The Pending Home Sales Index in the Northeast rose 3.1 percent to 80.9 in May and is 6.8 percent above a year ago. In the Midwest the index slipped 1.3 percent to 89.2 but is 11.4 percent above May 2008. The index in the South declined 1.7 percent to 92.6 in May but is 7.9 percent higher than a year ago. In the West the index rose 2.2 percent to 96.9 and is 0.7 percent above May 2008.
NAR President Charles McMillan said the appraisal issue is complicated. “We see that distressed homes often are selling for 20 percent less than normal homes in the same area, but some appraisals don’t distinguish between traditional homes and distressed property,” he said. “In many cases appraisers from outside the area are being used, but as everyone knows real estate is local and appraisals should be done by an expert with local expertise.”
McMillan said sellers shouldn’t hesitate to speak with an appraiser about their home. “Sellers should feel free to tell an appraiser about improvements and renovations to their home, and how it compares with other homes in the neighborhood,” he said.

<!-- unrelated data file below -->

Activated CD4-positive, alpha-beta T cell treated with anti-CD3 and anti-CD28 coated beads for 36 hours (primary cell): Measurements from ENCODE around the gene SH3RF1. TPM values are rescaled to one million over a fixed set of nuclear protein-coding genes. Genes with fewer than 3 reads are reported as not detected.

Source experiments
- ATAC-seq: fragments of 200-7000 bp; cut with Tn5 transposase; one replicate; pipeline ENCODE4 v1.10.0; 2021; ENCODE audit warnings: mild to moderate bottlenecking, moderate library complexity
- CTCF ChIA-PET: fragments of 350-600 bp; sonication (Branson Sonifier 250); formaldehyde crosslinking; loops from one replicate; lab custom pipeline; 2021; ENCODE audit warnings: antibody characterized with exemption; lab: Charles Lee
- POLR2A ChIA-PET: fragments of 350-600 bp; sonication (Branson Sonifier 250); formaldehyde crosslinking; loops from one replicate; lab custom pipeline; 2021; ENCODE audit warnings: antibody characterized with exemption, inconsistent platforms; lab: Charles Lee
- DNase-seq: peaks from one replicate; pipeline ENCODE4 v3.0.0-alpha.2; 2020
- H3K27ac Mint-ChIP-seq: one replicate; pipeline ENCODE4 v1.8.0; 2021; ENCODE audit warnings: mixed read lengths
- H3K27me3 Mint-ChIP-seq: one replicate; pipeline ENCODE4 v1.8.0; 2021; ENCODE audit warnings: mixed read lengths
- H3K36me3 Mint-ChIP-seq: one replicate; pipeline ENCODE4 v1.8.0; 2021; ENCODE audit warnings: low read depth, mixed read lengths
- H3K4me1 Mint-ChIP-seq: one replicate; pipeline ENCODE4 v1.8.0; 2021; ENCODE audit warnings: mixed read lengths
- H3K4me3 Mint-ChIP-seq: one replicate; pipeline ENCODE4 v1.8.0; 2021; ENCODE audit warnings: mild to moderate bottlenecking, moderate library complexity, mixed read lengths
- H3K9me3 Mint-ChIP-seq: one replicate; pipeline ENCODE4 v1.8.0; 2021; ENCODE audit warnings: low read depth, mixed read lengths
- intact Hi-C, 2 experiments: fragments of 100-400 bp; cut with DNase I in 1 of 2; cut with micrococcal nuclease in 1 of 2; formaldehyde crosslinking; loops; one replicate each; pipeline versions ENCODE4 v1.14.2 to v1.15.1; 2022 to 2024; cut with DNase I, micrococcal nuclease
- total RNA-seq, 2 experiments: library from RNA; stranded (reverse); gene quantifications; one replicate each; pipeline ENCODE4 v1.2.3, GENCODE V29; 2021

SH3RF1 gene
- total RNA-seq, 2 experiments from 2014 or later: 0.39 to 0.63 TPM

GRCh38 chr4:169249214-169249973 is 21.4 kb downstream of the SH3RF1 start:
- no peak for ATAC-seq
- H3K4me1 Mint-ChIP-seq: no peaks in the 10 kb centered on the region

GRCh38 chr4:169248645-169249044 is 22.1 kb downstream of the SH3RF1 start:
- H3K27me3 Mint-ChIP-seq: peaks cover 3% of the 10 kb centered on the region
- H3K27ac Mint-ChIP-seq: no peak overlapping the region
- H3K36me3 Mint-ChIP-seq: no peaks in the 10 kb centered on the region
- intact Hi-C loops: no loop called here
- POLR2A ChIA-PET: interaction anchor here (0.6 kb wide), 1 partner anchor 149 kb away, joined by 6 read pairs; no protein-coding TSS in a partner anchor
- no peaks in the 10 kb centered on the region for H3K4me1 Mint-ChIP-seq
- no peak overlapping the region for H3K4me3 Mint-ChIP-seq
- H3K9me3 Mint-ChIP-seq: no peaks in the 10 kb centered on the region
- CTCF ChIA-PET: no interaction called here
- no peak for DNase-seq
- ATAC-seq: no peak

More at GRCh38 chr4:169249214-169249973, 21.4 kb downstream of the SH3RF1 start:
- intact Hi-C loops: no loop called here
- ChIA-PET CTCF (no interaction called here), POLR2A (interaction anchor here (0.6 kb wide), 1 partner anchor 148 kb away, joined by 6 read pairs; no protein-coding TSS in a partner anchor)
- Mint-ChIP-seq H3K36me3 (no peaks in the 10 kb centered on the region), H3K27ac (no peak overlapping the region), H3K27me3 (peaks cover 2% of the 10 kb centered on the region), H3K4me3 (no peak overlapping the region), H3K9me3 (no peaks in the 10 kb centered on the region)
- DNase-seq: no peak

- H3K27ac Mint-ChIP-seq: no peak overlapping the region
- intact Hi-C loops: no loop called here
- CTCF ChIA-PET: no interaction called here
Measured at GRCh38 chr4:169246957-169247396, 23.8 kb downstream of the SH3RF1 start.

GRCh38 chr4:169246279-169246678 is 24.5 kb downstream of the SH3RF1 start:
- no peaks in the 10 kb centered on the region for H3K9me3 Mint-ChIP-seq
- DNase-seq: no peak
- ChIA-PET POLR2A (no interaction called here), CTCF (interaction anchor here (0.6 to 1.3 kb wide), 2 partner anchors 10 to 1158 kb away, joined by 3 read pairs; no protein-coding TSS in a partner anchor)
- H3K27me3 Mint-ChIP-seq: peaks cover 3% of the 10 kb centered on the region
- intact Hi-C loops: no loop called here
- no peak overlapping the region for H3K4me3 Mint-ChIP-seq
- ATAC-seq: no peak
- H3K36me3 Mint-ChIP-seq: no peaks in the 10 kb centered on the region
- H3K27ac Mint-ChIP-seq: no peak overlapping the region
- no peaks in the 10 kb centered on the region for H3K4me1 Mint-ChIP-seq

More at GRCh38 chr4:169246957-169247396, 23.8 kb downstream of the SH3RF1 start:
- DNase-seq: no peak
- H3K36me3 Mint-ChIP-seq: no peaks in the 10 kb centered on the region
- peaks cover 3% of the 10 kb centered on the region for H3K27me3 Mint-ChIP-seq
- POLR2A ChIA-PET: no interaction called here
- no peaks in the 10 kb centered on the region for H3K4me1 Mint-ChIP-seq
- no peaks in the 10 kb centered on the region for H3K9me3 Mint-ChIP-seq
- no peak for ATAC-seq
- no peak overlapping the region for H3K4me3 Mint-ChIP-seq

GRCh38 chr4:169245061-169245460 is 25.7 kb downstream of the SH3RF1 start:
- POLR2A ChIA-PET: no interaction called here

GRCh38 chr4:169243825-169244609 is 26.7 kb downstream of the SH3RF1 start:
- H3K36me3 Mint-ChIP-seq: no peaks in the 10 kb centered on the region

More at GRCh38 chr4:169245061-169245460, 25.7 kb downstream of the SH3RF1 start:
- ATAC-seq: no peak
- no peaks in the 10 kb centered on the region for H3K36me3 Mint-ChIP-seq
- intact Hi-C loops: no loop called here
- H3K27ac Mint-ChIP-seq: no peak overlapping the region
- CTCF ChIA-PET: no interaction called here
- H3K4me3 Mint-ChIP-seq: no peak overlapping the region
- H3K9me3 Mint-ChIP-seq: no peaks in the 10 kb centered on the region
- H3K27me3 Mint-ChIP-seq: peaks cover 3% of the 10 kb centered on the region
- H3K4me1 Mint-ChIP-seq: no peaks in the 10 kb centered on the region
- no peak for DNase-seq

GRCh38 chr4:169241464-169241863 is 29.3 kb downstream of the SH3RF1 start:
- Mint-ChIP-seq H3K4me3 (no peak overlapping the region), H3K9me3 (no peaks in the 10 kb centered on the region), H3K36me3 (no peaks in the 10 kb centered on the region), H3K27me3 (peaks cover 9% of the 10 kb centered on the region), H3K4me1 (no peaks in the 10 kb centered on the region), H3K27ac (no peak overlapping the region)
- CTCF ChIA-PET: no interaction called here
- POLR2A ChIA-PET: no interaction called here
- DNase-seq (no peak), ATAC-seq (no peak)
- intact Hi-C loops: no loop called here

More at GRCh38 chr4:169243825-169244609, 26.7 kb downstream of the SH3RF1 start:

“Also, if recent sales in the neighborhood were discounted, but not similar to your home in terms of quality or condition, that should be pointed out. It wouldn’t hurt to put all this in writing, especially if an appraiser is not familiar with your area. A Realtor® could offer guidance and information to help you with this process.”
NAR’s Housing Affordability Index (2) remains at historic highs. The affordability index fell to 171.6 in May from an upwardly revised 178.8 in April, which was the highest on record dating back to 1970. “Under these conditions the typical family would devote only 14.6 percent of gross income to mortgage principal and interest, which is one of the lowest percentages on record,” Yun said.